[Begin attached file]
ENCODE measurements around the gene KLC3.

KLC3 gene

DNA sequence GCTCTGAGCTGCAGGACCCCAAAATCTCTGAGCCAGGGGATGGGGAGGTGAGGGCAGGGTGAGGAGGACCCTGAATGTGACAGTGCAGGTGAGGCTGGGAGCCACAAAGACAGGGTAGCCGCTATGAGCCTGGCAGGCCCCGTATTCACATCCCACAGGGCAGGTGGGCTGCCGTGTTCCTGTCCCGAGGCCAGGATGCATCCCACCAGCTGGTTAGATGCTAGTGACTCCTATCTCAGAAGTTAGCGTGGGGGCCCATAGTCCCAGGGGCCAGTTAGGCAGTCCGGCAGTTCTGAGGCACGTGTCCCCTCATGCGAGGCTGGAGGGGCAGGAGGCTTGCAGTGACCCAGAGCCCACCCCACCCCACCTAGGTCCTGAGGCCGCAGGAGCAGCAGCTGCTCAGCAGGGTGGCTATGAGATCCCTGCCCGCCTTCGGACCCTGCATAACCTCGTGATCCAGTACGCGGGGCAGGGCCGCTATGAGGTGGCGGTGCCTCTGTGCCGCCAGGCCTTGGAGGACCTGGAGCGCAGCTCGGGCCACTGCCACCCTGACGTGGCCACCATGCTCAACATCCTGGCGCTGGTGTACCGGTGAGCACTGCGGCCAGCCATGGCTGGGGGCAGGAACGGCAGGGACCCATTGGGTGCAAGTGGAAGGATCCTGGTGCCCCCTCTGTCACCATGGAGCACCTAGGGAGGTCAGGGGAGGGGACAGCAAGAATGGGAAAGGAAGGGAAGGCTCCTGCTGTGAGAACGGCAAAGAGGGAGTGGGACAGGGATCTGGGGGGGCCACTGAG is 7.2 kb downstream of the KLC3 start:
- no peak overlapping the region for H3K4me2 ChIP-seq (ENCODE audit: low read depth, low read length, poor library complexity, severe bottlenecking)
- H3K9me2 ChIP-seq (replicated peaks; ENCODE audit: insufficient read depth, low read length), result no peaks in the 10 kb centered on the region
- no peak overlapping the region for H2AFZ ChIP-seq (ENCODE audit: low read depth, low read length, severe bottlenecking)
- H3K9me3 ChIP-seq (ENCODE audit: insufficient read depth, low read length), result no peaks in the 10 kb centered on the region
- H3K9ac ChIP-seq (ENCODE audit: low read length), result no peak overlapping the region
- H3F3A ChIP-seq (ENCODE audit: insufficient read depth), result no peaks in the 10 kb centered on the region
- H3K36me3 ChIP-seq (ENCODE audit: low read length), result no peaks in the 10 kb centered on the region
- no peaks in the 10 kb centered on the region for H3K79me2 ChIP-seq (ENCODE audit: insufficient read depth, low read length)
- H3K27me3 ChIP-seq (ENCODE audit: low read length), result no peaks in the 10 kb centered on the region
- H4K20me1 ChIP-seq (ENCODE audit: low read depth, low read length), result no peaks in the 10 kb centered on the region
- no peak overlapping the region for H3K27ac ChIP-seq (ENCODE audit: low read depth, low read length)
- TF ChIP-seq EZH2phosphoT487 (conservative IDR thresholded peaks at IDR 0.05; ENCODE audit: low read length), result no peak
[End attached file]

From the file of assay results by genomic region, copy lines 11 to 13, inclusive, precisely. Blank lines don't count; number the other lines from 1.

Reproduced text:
- no peaks in the 10 kb centered on the region for H3K79me2 ChIP-seq (ENCODE audit: insufficient read depth, low read length)
- H3K27me3 ChIP-seq (ENCODE audit: low read length), result no peaks in the 10 kb centered on the region
- H4K20me1 ChIP-seq (ENCODE audit: low read depth, low read length), result no peaks in the 10 kb centered on the region